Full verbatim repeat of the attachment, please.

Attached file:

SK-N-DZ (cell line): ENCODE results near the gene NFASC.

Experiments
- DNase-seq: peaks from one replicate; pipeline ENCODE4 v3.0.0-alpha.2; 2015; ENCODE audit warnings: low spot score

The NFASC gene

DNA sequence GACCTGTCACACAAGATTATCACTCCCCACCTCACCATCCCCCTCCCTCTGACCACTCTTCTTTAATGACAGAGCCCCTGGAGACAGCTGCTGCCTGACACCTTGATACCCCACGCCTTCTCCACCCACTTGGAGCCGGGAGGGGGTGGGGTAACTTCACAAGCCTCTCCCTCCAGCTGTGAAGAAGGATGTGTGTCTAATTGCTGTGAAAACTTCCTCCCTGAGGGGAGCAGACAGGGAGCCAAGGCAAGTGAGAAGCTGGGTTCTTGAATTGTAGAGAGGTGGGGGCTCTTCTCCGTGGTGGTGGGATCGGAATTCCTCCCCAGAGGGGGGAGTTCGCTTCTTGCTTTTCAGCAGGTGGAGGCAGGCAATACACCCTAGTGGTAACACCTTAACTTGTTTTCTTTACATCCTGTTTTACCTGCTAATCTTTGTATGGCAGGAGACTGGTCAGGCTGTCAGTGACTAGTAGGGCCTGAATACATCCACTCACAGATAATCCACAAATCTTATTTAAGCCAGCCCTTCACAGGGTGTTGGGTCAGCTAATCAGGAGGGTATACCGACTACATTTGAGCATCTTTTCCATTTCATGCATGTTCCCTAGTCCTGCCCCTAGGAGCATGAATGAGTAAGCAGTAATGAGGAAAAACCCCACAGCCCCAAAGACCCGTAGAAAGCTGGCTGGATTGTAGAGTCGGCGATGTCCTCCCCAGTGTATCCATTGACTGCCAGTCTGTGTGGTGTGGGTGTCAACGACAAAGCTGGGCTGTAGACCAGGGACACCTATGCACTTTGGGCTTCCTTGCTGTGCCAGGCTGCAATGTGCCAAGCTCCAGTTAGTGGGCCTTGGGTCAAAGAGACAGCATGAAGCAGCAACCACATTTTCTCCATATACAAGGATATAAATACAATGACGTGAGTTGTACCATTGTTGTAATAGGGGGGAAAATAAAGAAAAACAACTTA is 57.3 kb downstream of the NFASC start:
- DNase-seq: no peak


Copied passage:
SK-N-DZ (cell line): ENCODE results near the gene NFASC.

Experiments
- DNase-seq: peaks from one replicate; pipeline ENCODE4 v3.0.0-alpha.2; 2015; ENCODE audit warnings: low spot score

The NFASC gene

DNA sequence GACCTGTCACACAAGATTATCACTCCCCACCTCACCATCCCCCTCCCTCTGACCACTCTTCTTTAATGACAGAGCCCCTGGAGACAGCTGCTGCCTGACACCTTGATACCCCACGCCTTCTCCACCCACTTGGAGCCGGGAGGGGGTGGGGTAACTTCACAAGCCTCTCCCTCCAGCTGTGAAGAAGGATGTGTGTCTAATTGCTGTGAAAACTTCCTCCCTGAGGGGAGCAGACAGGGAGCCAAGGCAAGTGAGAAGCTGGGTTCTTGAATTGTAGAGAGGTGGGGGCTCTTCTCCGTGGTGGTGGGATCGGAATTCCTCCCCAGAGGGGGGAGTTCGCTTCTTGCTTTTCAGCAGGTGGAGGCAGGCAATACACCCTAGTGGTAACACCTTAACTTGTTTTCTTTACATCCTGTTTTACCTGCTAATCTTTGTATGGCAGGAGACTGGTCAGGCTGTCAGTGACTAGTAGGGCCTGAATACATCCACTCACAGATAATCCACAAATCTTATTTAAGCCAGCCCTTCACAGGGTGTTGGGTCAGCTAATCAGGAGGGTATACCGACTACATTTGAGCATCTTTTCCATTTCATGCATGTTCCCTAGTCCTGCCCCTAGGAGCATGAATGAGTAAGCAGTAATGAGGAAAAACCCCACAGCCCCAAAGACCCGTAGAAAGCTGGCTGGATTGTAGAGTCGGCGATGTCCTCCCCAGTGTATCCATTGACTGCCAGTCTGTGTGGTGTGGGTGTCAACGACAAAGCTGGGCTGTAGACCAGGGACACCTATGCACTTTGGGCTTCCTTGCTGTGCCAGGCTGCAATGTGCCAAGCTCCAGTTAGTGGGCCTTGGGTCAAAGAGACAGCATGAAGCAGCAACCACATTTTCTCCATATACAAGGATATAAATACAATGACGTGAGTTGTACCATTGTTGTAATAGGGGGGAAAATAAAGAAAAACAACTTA is 57.3 kb downstream of the NFASC start:
- DNase-seq: no peak